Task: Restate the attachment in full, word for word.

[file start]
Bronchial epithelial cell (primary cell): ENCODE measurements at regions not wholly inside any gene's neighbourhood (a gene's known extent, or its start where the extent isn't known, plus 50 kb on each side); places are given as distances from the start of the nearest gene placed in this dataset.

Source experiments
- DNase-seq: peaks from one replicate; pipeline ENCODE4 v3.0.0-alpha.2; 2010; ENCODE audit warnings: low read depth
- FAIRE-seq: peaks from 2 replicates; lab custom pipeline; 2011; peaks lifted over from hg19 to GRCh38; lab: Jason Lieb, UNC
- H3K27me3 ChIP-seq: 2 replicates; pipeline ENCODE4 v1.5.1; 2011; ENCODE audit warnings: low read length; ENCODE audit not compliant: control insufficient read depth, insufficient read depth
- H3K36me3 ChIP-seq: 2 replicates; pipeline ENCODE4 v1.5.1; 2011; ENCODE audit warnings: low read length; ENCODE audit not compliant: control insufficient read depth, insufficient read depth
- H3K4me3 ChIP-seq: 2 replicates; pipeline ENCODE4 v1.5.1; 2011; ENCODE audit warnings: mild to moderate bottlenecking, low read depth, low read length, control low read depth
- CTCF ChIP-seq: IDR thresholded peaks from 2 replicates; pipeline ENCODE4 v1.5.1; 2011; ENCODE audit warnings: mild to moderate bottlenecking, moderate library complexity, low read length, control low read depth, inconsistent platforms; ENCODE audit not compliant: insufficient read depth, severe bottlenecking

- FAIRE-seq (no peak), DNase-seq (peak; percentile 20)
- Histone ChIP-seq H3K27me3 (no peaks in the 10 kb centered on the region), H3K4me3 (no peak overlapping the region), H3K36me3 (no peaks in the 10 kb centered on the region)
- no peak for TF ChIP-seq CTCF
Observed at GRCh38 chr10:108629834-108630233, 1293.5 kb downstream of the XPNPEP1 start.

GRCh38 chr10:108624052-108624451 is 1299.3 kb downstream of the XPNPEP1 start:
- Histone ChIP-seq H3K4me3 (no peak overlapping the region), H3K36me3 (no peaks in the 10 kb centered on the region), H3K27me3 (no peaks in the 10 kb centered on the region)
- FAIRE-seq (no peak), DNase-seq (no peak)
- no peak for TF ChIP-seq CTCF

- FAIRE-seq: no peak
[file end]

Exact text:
Bronchial epithelial cell (primary cell): ENCODE measurements at regions not wholly inside any gene's neighbourhood (a gene's known extent, or its start where the extent isn't known, plus 50 kb on each side); places are given as distances from the start of the nearest gene placed in this dataset.

Source experiments
- DNase-seq: peaks from one replicate; pipeline ENCODE4 v3.0.0-alpha.2; 2010; ENCODE audit warnings: low read depth
- FAIRE-seq: peaks from 2 replicates; lab custom pipeline; 2011; peaks lifted over from hg19 to GRCh38; lab: Jason Lieb, UNC
- H3K27me3 ChIP-seq: 2 replicates; pipeline ENCODE4 v1.5.1; 2011; ENCODE audit warnings: low read length; ENCODE audit not compliant: control insufficient read depth, insufficient read depth
- H3K36me3 ChIP-seq: 2 replicates; pipeline ENCODE4 v1.5.1; 2011; ENCODE audit warnings: low read length; ENCODE audit not compliant: control insufficient read depth, insufficient read depth
- H3K4me3 ChIP-seq: 2 replicates; pipeline ENCODE4 v1.5.1; 2011; ENCODE audit warnings: mild to moderate bottlenecking, low read depth, low read length, control low read depth
- CTCF ChIP-seq: IDR thresholded peaks from 2 replicates; pipeline ENCODE4 v1.5.1; 2011; ENCODE audit warnings: mild to moderate bottlenecking, moderate library complexity, low read length, control low read depth, inconsistent platforms; ENCODE audit not compliant: insufficient read depth, severe bottlenecking

- FAIRE-seq (no peak), DNase-seq (peak; percentile 20)
- Histone ChIP-seq H3K27me3 (no peaks in the 10 kb centered on the region), H3K4me3 (no peak overlapping the region), H3K36me3 (no peaks in the 10 kb centered on the region)
- no peak for TF ChIP-seq CTCF
Observed at GRCh38 chr10:108629834-108630233, 1293.5 kb downstream of the XPNPEP1 start.

GRCh38 chr10:108624052-108624451 is 1299.3 kb downstream of the XPNPEP1 start:
- Histone ChIP-seq H3K4me3 (no peak overlapping the region), H3K36me3 (no peaks in the 10 kb centered on the region), H3K27me3 (no peaks in the 10 kb centered on the region)
- FAIRE-seq (no peak), DNase-seq (no peak)
- no peak for TF ChIP-seq CTCF

- FAIRE-seq: no peak